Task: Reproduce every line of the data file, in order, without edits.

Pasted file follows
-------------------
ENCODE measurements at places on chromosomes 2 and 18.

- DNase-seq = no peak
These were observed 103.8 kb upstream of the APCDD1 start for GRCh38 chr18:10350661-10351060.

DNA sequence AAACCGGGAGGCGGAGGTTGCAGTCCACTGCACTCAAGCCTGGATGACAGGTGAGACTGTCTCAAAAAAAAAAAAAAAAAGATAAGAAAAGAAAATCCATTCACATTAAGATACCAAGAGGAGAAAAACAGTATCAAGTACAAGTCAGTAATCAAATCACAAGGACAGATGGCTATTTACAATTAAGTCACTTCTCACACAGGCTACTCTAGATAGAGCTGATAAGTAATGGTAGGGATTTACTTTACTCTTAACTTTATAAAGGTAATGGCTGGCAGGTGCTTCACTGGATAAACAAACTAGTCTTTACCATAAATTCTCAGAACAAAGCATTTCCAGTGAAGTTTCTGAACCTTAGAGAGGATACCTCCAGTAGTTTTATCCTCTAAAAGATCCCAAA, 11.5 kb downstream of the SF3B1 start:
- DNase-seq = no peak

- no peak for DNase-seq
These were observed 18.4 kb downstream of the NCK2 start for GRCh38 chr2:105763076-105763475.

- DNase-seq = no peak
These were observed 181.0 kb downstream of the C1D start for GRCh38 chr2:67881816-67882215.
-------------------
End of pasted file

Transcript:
ENCODE measurements at places on chromosomes 2 and 18.

- DNase-seq = no peak
These were observed 103.8 kb upstream of the APCDD1 start for GRCh38 chr18:10350661-10351060.

DNA sequence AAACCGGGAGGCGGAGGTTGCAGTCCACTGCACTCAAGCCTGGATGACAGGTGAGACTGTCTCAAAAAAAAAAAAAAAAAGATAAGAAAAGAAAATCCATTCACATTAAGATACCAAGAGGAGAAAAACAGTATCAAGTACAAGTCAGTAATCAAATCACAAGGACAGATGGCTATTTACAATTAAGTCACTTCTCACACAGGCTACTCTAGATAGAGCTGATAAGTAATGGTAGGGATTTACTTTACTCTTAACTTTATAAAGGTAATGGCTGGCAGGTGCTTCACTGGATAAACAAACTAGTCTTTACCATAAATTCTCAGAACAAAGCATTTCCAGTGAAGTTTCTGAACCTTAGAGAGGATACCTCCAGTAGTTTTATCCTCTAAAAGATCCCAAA, 11.5 kb downstream of the SF3B1 start:
- DNase-seq = no peak

- no peak for DNase-seq
These were observed 18.4 kb downstream of the NCK2 start for GRCh38 chr2:105763076-105763475.

- DNase-seq = no peak
These were observed 181.0 kb downstream of the C1D start for GRCh38 chr2:67881816-67882215.